Decentralisation as a contribution to good governance

Project description

Title: Support of decentralisation as a contribution to good governance
Commissioned by: Federal Ministry for Economic Cooperation and Development (BMZ)
Country: Rwanda
Lead executing agency: Ministry of Local Government (MINALOC)
Overall term: 2019 to 2021

Context

The first decentralisation reforms were introduced by the Rwandan Government in 2000 with the aim of improving local services and increasing citizen participation. However, these efforts also reflect the lessons learned from the genocide of 1994. Policy-makers are trying to create conditions for internal stability, stronger social cohesion and a reduction in poverty.

The reform efforts are part of an overall strategic framework. The Vision 2050 developed by the government will be implemented in the form of seven-year plans, which together make up the National Strategy for Transformation. The government is striving to leverage and manage local funds more effectively, review the transfer of finance from the national to the local level and improve public service delivery at local level. In addition, the population should be more involved in planning processes and monitoring. A further aim is to strengthen the mechanisms of national and local accountability. 

Although the districts are taking on a more important role in the delivery of services, funds from their own sources and transfers from central government are not sufficient. The country also lacks a clear institutional and planning framework that defines the conditions under which the various areas should be decentralised, what type of decentralisation (deconcentration or devolution) is wanted and which areas should be given priority.

Objective

Local governance is strengthened in terms of funding and decentralisation as well as accountability and participation.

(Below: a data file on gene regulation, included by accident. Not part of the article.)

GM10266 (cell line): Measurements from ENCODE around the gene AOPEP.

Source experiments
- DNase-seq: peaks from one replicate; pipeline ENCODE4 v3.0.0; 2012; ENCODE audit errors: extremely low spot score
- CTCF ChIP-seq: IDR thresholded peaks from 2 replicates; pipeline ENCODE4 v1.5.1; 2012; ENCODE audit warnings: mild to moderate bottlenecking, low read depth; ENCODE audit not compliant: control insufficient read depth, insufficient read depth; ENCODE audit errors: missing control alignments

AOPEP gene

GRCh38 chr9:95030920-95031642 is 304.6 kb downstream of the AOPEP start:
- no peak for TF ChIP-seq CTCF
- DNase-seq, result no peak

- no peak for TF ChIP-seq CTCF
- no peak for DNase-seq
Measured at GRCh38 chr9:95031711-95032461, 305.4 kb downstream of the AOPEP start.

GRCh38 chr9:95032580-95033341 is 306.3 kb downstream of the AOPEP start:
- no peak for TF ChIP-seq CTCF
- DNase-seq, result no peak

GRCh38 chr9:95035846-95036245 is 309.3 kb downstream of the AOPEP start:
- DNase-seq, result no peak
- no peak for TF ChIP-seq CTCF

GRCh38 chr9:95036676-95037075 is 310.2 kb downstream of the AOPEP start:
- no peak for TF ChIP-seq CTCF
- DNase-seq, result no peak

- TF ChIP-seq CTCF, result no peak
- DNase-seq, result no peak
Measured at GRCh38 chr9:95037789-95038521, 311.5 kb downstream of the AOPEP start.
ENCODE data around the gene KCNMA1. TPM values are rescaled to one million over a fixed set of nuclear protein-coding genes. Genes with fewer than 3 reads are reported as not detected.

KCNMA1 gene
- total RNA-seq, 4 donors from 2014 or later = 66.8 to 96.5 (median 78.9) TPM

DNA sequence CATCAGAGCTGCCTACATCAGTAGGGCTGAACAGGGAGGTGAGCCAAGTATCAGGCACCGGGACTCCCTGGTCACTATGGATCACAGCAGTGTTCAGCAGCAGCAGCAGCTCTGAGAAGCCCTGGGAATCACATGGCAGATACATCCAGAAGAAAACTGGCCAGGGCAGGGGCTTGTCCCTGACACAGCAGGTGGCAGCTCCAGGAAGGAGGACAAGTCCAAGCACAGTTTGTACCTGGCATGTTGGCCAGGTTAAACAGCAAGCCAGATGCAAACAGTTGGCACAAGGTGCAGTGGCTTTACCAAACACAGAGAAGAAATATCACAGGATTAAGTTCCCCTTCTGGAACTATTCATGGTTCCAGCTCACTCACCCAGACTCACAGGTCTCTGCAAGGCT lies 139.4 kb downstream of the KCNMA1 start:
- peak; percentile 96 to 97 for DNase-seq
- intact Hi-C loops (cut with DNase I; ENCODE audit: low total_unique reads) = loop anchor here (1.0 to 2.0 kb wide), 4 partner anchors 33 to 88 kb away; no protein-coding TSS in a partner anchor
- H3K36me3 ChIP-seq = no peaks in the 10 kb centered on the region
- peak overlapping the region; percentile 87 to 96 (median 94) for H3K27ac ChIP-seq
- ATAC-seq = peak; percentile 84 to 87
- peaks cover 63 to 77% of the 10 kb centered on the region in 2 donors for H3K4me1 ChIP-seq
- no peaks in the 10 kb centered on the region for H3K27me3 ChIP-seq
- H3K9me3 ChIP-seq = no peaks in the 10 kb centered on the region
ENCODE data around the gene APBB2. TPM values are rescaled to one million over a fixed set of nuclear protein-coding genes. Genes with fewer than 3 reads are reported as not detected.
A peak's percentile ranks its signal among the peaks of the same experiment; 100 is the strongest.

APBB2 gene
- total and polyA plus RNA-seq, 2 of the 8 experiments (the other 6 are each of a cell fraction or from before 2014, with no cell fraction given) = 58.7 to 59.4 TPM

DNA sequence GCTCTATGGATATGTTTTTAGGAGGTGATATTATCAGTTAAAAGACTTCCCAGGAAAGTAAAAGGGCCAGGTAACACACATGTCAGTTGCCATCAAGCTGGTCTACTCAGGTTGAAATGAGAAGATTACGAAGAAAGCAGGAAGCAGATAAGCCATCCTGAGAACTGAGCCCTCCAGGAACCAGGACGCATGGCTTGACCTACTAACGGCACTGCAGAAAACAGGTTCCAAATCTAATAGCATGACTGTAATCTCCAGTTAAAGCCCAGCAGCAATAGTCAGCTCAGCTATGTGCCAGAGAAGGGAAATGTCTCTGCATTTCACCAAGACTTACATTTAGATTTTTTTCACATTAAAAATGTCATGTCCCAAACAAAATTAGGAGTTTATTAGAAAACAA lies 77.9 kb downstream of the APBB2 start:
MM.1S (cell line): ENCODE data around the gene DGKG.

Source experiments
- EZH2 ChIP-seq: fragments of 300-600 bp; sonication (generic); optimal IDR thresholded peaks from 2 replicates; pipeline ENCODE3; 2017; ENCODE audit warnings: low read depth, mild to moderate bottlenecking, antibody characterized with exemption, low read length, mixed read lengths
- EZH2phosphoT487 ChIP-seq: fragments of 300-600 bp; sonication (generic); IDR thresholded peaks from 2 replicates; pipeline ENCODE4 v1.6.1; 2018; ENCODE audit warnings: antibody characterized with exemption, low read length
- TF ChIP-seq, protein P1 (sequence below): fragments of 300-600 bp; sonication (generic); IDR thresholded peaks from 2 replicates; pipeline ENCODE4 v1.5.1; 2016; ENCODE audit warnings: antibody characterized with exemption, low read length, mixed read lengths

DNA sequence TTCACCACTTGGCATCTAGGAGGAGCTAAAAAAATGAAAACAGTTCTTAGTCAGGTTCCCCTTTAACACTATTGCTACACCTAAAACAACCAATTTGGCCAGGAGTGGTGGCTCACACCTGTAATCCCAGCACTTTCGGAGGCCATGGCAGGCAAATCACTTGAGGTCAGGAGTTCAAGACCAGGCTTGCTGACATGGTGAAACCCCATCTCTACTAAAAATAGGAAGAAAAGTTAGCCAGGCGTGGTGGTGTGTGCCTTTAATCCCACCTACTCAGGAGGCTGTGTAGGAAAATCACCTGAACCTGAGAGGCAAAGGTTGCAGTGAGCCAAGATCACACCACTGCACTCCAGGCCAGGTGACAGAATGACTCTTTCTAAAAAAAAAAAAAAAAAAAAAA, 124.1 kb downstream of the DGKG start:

Approach

The project provides the Rwandan partners with support for measures that increase their domestic revenues at local level. This is done in two ways: firstly, by tapping new local sources of revenue or improving existing ones, and secondly, by increasing the decision-making autonomy of the districts with regard to how they use the domestic financial transfers. The aim of these interventions is to stabilise the financing of local service provision. 

The project also aims to create a systematic framework for the transfer of central government functions to the districts. This can result in service delivery with a stronger focus on citizens. In order to do this, the project will bolster the Ministry of Local Government (MINALOC), which acts as the lead executing agency, in fulfilling its interministerial and intraministerial coordination role and provide it with the technical skills needed to carry out decentralisation.

Capacity-building measures for strategy development are centred around an interministerial steering committee. The members of the committee are empowered to set out the general principles of decentralisation and define minimum criteria that need to be met in order to implement reform in the various areas.

Furthermore, the project focuses on increasing the districts’ accountability to citizens and on boosting citizen participation in local planning processes. In so doing, it uses analogue and digital applications that complement each other. Particular value is placed on citizens’ participation in local planning processes, which are used to implement performance development measures at regional level. These encompass training measures on various subjects such as accountability mechanisms, the role and tasks of local councils and constructive relationships between citizens and government.

Further Information